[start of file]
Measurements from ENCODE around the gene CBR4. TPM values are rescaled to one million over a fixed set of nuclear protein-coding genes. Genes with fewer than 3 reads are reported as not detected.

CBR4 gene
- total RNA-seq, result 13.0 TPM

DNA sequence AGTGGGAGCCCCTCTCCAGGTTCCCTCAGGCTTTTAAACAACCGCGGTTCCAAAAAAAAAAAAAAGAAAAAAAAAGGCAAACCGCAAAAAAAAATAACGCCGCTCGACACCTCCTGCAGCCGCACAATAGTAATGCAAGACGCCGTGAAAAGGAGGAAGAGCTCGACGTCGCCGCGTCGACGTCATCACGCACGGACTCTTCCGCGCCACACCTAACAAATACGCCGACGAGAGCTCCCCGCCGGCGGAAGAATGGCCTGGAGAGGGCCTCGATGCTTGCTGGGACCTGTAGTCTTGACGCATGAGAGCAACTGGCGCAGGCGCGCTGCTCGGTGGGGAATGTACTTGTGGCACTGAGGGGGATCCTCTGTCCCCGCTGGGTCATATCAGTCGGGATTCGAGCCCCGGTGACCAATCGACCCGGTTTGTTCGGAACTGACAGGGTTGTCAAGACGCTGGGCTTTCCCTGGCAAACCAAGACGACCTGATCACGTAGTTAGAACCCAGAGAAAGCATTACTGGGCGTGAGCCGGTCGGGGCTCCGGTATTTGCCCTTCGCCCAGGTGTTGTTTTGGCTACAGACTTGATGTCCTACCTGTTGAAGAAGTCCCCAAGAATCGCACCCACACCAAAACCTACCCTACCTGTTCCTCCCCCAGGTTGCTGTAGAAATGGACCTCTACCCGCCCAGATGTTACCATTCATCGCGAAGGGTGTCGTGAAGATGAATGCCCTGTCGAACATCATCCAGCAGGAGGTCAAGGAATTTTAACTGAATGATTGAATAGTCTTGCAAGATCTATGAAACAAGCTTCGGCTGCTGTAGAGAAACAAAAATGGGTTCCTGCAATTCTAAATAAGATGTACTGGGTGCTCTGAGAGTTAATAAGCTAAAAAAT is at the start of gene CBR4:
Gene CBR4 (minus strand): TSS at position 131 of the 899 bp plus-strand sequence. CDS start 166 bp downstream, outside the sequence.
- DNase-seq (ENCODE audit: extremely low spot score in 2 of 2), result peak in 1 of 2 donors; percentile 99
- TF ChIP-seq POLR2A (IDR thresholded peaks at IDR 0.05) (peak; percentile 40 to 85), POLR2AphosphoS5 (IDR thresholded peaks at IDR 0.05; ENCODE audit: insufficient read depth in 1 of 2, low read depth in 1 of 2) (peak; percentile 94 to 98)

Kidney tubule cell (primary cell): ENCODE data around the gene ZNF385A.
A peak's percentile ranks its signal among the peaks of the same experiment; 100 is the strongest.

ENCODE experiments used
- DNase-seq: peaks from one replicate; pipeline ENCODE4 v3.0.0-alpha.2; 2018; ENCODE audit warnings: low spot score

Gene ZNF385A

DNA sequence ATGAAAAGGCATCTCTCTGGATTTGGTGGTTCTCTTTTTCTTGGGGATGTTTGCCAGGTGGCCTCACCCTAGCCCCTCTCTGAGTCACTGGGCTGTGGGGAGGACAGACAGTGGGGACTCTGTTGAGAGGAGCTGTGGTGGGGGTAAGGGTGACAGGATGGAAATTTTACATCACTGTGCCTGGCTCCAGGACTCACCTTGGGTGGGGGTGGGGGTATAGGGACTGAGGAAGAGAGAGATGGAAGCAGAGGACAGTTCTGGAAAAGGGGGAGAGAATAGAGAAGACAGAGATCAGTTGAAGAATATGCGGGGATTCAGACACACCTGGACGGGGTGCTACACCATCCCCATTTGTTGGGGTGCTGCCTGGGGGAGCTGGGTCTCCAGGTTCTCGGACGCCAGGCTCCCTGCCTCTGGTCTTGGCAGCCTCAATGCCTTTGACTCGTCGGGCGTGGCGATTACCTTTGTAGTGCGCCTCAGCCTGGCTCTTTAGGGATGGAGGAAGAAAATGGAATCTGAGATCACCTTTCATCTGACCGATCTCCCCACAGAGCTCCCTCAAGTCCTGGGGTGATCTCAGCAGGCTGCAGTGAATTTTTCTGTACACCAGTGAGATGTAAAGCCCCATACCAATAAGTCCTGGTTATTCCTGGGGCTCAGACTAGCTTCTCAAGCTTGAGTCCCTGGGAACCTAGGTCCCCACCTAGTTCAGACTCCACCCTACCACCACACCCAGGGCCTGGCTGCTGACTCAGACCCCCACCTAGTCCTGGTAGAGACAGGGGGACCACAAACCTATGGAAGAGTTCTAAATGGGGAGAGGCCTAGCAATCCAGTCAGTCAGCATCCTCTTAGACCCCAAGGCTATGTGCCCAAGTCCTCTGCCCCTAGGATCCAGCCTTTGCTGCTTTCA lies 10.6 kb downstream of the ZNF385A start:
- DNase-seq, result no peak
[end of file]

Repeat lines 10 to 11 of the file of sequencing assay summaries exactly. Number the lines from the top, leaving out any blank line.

ENCODE experiments used
- DNase-seq: peaks from one replicate; pipeline ENCODE4 v3.0.0-alpha.2; 2018; ENCODE audit warnings: low spot score